How would you rule? Obvious pro and con arguments are implicated. The question of perceived relative equity is always fraught, and this is no less true for a subject – alimony – the justifications for which remains a topic of considerable controversy.[31]

A. Temporary Spousal Support – The Launching Point

California has long recognized two types of spousal support and our judges and justices have applied slightly different standards and rules about how to determine each: "Temporary" or "pendente lite" spousal support and "permanent" or "judgment" spousal support. Temporary spousal support is determined one way, and judgment spousal support another. Temporary spousal support is essentially what a court may order until the community property has all been divided equally according to marital balance sheet, in the form of a Judgment at the end of the case. Once that occurs, we enter the zone of "judgment" spousal support. Dementia cases may be treated differently depending upon whether the issue is temporary or judgment spousal support. I will develop the judgment spousal support themes as this series evolves - for now I am mostly concerned with analyzing pendente lite support issues and arguments.

In 1982, when I was first licensed to practice law, there was no such thing as "Guideline" spousal support in its current form. Some California counties or particular courts had schedules that judges might rely on, in order to create uniformity of alimony awards depending upon the parties' relative incomes, but it was mostly the Wild West in terms of what support amounts might be ordered. Indeed, outcomes were highly dependent on judicial viewpoints and even bias for genders, and sometimes the status of the attorneys involved. As you might imagine, this created the potential for a lot of variability in terms of support awards, particularly from one jurisdiction to another (including the demographics of a given venue), but also from case to case and attorney to attorney. This encouraged litigation and the rolling of dice, because it was very difficult for lawyers (and especially youngster attorneys, as I was then) to reliably predict how a Court might rule - and so to settle the case more economically without having expensive hearings.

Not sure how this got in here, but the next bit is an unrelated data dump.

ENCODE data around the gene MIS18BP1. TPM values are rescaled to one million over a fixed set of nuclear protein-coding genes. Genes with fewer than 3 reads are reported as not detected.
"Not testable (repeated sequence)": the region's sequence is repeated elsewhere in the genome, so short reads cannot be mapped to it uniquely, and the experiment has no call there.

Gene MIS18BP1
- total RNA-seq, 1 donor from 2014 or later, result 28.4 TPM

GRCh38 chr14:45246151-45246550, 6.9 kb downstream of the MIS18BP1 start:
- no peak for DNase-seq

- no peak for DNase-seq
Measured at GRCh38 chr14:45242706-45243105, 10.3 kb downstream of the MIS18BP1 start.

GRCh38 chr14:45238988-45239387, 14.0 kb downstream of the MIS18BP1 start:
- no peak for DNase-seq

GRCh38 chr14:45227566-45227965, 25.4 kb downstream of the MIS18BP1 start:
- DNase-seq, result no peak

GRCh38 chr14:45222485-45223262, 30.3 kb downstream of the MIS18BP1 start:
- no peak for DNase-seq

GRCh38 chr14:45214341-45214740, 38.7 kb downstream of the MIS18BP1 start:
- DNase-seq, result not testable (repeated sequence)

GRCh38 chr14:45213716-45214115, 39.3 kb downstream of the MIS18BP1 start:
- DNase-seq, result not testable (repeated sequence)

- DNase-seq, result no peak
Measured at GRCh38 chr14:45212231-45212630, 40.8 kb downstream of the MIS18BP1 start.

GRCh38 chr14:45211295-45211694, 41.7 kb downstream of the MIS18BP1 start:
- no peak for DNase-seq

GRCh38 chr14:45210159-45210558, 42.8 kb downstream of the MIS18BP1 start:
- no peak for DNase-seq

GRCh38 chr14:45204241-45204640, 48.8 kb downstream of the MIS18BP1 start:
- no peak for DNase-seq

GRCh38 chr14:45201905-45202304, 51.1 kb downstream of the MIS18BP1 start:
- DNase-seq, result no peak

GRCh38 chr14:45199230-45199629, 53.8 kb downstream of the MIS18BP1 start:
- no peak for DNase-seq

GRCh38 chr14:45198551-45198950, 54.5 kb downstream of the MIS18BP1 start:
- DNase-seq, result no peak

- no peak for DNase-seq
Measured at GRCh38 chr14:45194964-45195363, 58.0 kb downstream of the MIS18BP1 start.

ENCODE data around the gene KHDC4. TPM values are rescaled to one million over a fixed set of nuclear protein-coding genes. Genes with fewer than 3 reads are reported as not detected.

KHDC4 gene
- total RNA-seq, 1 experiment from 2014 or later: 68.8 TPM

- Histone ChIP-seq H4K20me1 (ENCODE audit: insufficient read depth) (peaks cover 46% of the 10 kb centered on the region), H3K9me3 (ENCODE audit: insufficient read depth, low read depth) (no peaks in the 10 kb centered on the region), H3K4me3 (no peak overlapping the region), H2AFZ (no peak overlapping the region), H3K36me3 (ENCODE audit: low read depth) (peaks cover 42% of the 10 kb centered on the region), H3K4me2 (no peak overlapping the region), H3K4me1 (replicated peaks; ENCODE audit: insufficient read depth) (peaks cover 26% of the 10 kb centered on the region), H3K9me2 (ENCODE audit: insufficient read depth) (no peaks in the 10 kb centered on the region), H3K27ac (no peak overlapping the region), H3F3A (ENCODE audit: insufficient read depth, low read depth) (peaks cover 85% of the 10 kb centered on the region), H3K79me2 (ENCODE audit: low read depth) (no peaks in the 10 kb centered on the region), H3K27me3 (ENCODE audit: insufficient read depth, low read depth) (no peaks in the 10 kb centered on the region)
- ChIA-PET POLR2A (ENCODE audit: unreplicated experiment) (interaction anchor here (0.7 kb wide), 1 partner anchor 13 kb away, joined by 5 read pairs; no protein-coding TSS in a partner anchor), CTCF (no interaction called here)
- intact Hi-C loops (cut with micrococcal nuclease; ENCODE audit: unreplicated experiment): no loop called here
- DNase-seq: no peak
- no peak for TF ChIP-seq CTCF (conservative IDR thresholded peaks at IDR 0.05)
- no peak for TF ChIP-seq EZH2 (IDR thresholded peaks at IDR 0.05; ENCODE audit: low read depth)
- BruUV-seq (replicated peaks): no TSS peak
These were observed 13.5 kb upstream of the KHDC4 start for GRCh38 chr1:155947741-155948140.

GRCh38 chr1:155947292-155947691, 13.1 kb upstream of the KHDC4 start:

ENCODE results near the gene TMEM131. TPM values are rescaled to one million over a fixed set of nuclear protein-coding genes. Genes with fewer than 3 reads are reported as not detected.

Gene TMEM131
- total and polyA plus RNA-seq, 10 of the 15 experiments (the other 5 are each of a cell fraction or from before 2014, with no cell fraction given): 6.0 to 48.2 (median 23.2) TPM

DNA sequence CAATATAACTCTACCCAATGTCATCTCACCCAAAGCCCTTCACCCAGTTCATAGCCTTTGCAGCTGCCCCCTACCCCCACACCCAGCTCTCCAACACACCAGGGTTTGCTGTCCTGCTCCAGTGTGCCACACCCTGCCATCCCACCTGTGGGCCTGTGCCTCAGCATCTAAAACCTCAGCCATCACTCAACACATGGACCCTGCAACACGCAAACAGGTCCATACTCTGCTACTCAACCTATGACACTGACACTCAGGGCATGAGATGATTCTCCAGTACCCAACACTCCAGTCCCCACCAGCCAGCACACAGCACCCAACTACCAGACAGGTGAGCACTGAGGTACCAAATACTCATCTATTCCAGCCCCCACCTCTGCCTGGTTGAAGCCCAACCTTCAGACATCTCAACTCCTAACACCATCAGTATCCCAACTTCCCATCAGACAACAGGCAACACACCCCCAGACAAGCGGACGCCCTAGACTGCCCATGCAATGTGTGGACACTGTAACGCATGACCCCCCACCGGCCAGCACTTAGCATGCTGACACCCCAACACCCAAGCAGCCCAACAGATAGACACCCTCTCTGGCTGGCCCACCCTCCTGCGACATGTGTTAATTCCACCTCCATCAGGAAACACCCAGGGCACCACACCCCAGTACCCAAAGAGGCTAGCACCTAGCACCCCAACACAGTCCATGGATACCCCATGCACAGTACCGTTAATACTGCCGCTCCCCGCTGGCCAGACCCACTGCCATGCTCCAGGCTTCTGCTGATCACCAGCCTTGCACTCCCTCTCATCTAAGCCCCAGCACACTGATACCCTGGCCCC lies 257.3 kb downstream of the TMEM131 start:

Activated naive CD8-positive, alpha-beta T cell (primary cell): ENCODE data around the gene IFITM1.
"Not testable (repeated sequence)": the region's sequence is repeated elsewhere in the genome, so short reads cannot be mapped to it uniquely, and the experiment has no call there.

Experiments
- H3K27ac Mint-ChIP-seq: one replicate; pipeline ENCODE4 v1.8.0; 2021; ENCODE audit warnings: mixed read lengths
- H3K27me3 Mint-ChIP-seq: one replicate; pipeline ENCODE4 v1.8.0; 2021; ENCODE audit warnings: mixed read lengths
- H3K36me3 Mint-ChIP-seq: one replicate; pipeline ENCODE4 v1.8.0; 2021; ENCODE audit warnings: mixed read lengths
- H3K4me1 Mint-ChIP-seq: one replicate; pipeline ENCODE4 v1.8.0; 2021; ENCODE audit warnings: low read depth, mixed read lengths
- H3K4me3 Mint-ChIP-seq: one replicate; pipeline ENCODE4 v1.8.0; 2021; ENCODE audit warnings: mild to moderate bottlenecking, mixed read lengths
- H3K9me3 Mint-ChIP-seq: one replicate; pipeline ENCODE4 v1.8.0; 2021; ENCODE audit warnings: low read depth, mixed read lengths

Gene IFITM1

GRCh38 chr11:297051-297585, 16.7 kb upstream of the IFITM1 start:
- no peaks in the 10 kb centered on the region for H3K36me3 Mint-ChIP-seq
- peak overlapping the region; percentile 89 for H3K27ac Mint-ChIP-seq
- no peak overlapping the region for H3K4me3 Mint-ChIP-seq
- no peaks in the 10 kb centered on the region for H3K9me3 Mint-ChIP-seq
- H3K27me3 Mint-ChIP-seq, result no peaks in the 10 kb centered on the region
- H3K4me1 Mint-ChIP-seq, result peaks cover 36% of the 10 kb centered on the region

Predictability is imperative to the efficient and fair administration of justice, not only so that people are treated uniformly throughout the State, but in order for lawyers - as deal-makers - to know what to expect and how to set their client's expectations. And family law litigation was so much cheaper then than it has become today. Having an idea what amount in spousal (or child) support is likely to be ordered in any given case is critical to lowering risks for clients as well as their fees, at least for responsible and competent family law attorneys.

A detailed review of the evolution of "Guideline" support in California is beyond the current scope and aim of this article. As a general overview of the history of uniform child and spousal support standards throughout the State, the Agnos Child Support Standards Act of 1984 (the Agnos Act) was adopted by our legislature and became effective July 1, 1985. It was intended to standardize child support awards and to fix minimum amounts, according to a formula involving relative incomes and timeshares, that courts could not deviate from in setting child support, except under certain circumstances (as with a wealthier parent or parents). However, it did not create standards for spousal support. Various counties, however, did. These were not binding upon other counties, and were in effect advisory.